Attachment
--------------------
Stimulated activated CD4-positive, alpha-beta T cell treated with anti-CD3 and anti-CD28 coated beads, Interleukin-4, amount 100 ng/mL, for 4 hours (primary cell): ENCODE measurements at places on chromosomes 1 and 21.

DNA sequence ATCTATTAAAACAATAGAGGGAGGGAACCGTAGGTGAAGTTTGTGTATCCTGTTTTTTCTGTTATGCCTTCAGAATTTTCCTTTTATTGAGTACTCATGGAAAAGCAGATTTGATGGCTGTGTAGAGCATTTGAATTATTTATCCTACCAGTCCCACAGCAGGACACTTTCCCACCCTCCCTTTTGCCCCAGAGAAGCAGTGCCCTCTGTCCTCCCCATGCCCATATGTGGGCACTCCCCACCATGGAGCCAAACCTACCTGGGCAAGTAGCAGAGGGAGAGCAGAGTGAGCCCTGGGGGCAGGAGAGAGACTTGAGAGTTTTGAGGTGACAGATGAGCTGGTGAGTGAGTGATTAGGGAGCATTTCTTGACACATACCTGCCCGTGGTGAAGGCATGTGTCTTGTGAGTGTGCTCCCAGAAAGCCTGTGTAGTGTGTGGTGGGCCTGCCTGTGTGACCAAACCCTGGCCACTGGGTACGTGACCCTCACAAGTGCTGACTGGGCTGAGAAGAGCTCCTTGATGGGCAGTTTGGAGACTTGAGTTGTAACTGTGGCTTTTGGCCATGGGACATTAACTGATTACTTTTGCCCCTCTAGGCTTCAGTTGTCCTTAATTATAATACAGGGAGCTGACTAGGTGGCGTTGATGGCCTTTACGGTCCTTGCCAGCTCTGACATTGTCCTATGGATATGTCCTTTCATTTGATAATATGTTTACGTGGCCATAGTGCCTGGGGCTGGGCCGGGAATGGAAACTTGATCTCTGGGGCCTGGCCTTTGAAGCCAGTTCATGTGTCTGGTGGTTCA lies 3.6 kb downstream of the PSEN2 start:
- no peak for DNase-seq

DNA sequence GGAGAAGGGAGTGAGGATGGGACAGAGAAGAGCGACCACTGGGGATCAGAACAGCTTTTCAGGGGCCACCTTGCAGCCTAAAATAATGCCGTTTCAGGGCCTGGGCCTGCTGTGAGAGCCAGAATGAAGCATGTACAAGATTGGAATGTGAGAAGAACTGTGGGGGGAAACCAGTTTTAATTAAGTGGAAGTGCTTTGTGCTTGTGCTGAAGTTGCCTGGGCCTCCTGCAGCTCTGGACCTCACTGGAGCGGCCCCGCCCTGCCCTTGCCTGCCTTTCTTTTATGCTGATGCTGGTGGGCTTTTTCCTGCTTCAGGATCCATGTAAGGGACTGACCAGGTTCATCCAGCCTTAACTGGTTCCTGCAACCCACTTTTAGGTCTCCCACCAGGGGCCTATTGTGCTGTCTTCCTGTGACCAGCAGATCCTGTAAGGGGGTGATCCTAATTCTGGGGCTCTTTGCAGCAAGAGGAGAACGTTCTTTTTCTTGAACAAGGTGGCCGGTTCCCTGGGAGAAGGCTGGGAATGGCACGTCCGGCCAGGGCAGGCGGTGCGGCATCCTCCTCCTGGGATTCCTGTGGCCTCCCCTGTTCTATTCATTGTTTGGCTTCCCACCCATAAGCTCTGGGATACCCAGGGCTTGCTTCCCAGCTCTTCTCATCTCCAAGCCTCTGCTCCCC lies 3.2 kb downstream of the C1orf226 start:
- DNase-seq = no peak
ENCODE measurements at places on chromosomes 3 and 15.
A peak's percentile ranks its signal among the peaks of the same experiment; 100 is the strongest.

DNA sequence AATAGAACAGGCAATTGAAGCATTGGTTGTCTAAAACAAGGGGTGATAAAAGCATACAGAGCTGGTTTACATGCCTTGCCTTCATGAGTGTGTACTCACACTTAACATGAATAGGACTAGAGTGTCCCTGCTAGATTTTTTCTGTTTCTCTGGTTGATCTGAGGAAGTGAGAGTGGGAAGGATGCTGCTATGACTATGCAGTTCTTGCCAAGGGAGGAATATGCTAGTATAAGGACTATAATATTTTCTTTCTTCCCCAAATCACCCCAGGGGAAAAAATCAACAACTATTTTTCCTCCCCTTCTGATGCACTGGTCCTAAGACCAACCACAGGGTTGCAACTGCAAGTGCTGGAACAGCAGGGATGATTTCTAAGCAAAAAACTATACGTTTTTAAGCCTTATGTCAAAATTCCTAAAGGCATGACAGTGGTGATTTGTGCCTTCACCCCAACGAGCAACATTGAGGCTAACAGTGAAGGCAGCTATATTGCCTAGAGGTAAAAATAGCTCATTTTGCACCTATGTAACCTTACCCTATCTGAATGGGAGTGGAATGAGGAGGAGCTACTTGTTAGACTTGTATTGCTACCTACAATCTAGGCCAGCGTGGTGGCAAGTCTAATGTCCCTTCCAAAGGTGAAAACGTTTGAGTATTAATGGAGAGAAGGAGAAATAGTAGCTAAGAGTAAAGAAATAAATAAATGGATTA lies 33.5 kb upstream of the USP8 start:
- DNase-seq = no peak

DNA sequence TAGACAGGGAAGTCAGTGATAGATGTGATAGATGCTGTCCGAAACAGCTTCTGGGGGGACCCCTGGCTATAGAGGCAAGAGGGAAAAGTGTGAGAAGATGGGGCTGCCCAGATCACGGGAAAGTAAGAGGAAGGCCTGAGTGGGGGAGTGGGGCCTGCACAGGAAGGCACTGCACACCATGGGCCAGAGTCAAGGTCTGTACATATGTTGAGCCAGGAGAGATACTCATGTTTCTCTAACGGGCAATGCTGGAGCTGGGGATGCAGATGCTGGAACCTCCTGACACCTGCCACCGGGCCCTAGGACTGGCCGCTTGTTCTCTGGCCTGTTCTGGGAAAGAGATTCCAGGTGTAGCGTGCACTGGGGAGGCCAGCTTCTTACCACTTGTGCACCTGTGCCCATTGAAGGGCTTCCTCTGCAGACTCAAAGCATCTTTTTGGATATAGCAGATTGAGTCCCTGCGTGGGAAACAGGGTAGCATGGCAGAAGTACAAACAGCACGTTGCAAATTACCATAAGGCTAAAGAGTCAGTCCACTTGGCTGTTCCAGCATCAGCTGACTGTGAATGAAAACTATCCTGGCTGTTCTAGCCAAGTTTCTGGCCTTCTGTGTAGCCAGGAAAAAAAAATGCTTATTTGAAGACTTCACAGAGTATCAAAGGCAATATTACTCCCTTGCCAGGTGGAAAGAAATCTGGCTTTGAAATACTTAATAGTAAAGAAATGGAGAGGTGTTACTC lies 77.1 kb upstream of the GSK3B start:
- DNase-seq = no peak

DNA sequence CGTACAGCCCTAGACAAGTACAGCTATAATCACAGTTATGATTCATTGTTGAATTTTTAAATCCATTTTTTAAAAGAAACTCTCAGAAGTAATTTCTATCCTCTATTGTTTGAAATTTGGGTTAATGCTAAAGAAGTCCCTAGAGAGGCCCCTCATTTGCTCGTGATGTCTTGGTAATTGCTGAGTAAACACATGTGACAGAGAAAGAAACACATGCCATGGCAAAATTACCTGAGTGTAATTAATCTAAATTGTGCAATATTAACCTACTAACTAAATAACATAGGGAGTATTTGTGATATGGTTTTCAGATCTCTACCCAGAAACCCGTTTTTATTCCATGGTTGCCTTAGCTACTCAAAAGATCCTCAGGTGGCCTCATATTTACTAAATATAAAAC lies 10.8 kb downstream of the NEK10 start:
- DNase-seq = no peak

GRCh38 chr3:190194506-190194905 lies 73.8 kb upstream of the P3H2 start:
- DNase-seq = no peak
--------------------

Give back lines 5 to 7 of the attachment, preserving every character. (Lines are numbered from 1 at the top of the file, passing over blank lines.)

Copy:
- DNase-seq = no peak
ENCODE measurements at places on chromosomes 3 and 15.
A peak's percentile ranks its signal among the peaks of the same experiment; 100 is the strongest.